Leadership and Change
The Middle East and North Africa: A Region Gathering StrengthPublished: June 07, 2011
The Middle East and North Africa (MENA) region is generally rebounding from the surprisingly sharp tailspin that rocked the oil-rich area during the global 2009 recession. Boosted by rising oil prices, improving capital markets and gradual growth in lending, governments across the region are pursuing aggressive spending plans and actively courting international investments to spur job creation.
These gains point the way to a continued economic comeback for many MENA countries, yet some wounds have been slow to heal. The overall region has been experiencing a "two-speed recovery," says Fadi Arbid, chief executive officer of Amwal AlKhaleej, a leading Middle East-focused private equity and alternative investment firm and the first to be headquartered in Saudi Arabia. "On one hand, the real economy is growing nicely," says Arbid. "Oil prices are at a comfortable level for most Gulf governments, and public sector spending is booming. On the other hand, the capital markets and investor confidence are still struggling, albeit slowly regaining strength. We still haven't fully recovered. Investors are still very nervous and rattled. Overall, people are more optimistic now than they were a year ago, and we're finally seeing some investment flows, but nowhere near what we should be seeing, given the strong economic fundamentals."
At the same time, the economic impact of the political turmoil that has swept across the region from Libya to Bahrain remains highly uncertain. "I don't think it is possible to think through the future of the economies" in the wake of the turmoil, says Howard Pack, professor of business and public policy at Wharton. "One still has no idea if the political system [in Egypt and elsewhere] will be authoritarian, democratic, or something in between, and the range of economic policies they will follow may not be predictable from the political system. Think of Eastern Europe after 1989 -- lots of things took a decade or more to settle down, and some still haven't."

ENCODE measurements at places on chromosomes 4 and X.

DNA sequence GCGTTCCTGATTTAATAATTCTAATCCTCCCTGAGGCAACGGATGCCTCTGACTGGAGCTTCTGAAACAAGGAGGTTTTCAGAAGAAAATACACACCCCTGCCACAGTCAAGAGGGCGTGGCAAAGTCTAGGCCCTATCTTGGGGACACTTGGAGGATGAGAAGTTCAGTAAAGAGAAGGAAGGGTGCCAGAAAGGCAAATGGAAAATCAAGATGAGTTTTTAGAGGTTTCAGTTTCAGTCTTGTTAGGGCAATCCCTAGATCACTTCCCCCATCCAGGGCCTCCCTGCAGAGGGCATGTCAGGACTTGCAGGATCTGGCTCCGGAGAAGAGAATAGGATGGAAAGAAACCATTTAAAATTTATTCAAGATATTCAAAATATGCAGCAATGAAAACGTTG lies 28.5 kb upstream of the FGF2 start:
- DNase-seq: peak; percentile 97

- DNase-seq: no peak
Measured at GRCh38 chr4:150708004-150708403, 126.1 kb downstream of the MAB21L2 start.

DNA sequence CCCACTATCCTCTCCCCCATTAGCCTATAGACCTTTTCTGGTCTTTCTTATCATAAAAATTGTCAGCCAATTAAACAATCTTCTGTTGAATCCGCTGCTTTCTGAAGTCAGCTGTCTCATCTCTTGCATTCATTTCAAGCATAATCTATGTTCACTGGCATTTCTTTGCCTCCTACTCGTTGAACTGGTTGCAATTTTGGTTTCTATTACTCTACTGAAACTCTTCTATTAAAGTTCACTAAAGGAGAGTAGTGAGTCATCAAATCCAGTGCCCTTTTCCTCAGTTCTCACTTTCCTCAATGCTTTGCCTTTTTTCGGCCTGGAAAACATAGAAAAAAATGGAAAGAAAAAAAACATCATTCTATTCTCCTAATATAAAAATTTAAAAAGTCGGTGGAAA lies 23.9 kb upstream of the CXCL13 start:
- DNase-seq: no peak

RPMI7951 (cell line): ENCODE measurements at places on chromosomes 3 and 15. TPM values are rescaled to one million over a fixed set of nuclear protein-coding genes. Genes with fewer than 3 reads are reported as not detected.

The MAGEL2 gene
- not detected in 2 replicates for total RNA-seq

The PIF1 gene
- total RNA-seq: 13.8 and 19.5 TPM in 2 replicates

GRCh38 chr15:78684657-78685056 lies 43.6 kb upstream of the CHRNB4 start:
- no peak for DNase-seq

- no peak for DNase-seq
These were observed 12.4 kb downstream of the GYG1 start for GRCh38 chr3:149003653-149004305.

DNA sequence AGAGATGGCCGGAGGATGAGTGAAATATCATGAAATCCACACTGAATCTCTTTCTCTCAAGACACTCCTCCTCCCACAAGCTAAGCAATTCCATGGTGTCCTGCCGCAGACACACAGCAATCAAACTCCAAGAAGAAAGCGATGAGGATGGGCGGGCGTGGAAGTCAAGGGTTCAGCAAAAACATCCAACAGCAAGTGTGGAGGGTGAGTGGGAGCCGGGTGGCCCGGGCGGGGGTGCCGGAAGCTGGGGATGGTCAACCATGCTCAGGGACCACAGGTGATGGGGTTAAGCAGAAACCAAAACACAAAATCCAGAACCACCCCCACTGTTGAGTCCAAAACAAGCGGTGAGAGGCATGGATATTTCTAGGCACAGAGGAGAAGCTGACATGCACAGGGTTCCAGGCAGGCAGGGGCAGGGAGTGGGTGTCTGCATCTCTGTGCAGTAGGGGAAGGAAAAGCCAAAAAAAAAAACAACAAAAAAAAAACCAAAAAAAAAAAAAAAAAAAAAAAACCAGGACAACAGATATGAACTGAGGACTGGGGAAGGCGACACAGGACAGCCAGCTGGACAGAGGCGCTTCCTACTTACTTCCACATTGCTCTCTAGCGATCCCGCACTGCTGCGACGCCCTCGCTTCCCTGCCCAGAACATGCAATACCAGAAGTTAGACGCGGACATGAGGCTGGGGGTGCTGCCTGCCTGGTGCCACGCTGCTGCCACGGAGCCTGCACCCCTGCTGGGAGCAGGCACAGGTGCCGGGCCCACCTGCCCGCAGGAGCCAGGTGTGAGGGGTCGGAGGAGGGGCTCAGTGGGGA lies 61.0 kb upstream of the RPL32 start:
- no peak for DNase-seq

In this article, experts from Wharton, Amwal AlKhaleej and other regional analysts assess the outlook for the area and to what extent it was vulnerable to the global financial crisis.
Only Some Shelter from the Storm
The region initially looked sheltered from the credit crunch that enveloped the developed world in mid-2007. MENA countries appeared to be inoculated against the crisis by soaring oil prices, heavy government spending, domestic economic reforms and financial systems that were for the most part relatively disconnected from the global economy.
But the financial storm that pounded the world after Lehman Brothers imploded in September 2008 dispelled any hope that the hydrocarbon-rich MENA region would prove fully immune. "People probably underestimated the challenges coming out of this crisis," says N. Bulent Gultekin, professor of finance at Wharton and a former central bank governor of Turkey. "This has been a worldwide recession, and it's not easy to recover from something like that. But the Middle East region is essentially still okay. The oil producing countries still have a constant source of income, and the other [Middle East] countries have still been less affected than many others."